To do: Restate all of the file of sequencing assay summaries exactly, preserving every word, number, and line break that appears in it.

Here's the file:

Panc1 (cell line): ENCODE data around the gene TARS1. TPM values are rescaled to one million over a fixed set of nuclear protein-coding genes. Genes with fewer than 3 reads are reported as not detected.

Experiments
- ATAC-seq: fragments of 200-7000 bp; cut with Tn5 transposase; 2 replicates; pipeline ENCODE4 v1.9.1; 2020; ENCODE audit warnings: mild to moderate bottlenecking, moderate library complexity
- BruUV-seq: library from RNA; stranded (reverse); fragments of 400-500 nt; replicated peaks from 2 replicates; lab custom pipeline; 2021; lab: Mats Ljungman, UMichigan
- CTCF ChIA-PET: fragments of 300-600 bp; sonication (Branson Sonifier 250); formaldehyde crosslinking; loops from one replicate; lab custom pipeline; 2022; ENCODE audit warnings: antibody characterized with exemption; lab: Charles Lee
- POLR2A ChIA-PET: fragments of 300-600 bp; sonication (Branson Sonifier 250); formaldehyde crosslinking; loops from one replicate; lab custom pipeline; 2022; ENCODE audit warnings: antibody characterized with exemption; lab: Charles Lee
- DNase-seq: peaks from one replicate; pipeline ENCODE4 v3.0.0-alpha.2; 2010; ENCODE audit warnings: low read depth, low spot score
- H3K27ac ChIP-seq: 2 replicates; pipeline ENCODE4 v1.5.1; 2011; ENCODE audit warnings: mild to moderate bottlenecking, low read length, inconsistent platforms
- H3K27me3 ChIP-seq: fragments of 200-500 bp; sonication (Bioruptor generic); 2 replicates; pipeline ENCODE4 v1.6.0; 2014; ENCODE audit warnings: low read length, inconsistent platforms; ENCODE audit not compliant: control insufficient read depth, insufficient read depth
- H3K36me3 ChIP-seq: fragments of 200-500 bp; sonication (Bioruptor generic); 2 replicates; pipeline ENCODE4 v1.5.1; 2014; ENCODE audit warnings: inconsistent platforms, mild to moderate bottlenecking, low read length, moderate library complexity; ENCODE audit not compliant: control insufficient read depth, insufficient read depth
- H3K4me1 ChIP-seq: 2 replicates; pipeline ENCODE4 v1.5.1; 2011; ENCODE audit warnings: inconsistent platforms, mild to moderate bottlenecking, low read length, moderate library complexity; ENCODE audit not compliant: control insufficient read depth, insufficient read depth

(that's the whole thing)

Panc1 (cell line): ENCODE data around the gene TARS1. TPM values are rescaled to one million over a fixed set of nuclear protein-coding genes. Genes with fewer than 3 reads are reported as not detected.

Experiments
- ATAC-seq: fragments of 200-7000 bp; cut with Tn5 transposase; 2 replicates; pipeline ENCODE4 v1.9.1; 2020; ENCODE audit warnings: mild to moderate bottlenecking, moderate library complexity
- BruUV-seq: library from RNA; stranded (reverse); fragments of 400-500 nt; replicated peaks from 2 replicates; lab custom pipeline; 2021; lab: Mats Ljungman, UMichigan
- CTCF ChIA-PET: fragments of 300-600 bp; sonication (Branson Sonifier 250); formaldehyde crosslinking; loops from one replicate; lab custom pipeline; 2022; ENCODE audit warnings: antibody characterized with exemption; lab: Charles Lee
- POLR2A ChIA-PET: fragments of 300-600 bp; sonication (Branson Sonifier 250); formaldehyde crosslinking; loops from one replicate; lab custom pipeline; 2022; ENCODE audit warnings: antibody characterized with exemption; lab: Charles Lee
- DNase-seq: peaks from one replicate; pipeline ENCODE4 v3.0.0-alpha.2; 2010; ENCODE audit warnings: low read depth, low spot score
- H3K27ac ChIP-seq: 2 replicates; pipeline ENCODE4 v1.5.1; 2011; ENCODE audit warnings: mild to moderate bottlenecking, low read length, inconsistent platforms
- H3K27me3 ChIP-seq: fragments of 200-500 bp; sonication (Bioruptor generic); 2 replicates; pipeline ENCODE4 v1.6.0; 2014; ENCODE audit warnings: low read length, inconsistent platforms; ENCODE audit not compliant: control insufficient read depth, insufficient read depth
- H3K36me3 ChIP-seq: fragments of 200-500 bp; sonication (Bioruptor generic); 2 replicates; pipeline ENCODE4 v1.5.1; 2014; ENCODE audit warnings: inconsistent platforms, mild to moderate bottlenecking, low read length, moderate library complexity; ENCODE audit not compliant: control insufficient read depth, insufficient read depth
- H3K4me1 ChIP-seq: 2 replicates; pipeline ENCODE4 v1.5.1; 2011; ENCODE audit warnings: inconsistent platforms, mild to moderate bottlenecking, low read length, moderate library complexity; ENCODE audit not compliant: control insufficient read depth, insufficient read depth